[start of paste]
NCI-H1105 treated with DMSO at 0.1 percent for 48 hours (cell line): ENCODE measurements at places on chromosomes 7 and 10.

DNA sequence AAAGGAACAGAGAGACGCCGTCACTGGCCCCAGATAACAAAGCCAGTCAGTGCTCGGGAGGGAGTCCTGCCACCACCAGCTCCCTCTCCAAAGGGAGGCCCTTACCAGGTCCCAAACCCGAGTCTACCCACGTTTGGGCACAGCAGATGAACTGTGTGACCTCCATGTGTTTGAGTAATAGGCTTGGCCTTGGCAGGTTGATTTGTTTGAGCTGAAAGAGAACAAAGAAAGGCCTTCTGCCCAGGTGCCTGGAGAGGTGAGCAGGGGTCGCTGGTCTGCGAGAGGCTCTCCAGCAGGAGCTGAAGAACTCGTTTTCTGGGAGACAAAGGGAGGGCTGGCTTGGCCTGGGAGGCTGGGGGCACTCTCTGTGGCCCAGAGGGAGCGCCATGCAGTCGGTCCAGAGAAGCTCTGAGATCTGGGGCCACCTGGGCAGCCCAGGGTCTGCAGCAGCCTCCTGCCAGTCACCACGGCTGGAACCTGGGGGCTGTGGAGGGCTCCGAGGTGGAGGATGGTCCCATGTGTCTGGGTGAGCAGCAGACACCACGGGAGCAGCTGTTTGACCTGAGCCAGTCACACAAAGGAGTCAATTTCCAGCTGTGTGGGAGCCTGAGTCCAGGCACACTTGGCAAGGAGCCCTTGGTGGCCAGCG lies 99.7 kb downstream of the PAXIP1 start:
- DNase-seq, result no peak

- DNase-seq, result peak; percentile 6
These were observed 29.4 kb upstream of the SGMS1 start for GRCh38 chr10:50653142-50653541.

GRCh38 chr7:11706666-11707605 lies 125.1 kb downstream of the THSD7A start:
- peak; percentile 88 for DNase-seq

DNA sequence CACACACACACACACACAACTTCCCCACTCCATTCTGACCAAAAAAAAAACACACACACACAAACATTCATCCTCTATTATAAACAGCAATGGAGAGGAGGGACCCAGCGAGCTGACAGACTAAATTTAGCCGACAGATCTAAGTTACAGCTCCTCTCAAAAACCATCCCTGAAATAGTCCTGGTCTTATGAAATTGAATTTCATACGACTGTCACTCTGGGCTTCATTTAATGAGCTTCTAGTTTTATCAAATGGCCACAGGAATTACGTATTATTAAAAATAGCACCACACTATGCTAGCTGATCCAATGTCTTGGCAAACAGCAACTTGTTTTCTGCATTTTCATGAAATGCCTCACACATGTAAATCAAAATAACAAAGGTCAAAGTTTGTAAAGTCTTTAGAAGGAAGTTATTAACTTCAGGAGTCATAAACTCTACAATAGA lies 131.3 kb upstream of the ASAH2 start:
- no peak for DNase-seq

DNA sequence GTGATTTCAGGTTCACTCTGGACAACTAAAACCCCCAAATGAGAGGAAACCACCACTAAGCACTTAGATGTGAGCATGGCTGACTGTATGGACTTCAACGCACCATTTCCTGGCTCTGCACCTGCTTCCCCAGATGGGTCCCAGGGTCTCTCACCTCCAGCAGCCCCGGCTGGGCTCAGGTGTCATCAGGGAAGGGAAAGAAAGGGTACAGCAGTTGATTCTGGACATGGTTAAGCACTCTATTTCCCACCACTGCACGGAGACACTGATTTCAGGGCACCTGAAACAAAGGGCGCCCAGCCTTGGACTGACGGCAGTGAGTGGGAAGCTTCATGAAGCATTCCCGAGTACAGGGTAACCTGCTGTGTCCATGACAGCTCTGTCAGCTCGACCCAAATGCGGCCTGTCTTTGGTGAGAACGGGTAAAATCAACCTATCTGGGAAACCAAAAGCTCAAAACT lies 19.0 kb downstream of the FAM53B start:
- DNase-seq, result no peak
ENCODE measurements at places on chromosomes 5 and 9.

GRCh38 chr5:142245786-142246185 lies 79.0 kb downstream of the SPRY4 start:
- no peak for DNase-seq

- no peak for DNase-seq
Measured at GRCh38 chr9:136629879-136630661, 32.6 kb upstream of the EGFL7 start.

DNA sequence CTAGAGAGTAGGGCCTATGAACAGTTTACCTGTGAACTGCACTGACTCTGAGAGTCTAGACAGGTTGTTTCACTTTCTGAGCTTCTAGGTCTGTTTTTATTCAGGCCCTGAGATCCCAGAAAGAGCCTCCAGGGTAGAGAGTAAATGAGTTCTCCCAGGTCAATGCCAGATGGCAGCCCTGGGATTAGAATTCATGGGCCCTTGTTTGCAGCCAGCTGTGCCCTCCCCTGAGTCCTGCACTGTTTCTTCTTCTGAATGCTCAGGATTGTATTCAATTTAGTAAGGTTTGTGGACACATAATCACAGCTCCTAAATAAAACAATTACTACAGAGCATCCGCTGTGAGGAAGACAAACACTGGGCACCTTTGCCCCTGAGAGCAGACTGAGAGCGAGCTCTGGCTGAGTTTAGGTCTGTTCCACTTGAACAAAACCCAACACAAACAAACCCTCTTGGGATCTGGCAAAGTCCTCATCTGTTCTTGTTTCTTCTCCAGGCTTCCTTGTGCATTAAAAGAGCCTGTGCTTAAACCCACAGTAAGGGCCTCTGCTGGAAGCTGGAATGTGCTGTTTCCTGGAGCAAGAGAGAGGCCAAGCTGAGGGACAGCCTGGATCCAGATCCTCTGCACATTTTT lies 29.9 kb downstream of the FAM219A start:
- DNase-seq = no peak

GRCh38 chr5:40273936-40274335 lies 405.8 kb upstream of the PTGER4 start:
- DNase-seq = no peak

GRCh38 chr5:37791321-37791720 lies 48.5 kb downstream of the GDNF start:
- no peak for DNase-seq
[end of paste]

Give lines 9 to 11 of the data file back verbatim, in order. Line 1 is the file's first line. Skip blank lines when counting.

- no peak for DNase-seq

DNA sequence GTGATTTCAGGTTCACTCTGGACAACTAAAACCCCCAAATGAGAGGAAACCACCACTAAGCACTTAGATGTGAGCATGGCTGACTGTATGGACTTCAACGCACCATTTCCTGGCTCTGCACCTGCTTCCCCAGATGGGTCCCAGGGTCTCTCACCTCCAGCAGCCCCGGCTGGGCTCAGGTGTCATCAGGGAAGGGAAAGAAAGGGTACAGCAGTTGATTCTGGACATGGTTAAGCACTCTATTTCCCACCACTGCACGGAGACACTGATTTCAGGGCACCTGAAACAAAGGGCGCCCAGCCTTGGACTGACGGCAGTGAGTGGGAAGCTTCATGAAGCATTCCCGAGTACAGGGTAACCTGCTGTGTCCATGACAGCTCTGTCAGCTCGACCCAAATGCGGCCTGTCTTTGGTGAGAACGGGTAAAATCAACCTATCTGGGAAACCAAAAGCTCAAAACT lies 19.0 kb downstream of the FAM53B start:
- DNase-seq, result no peak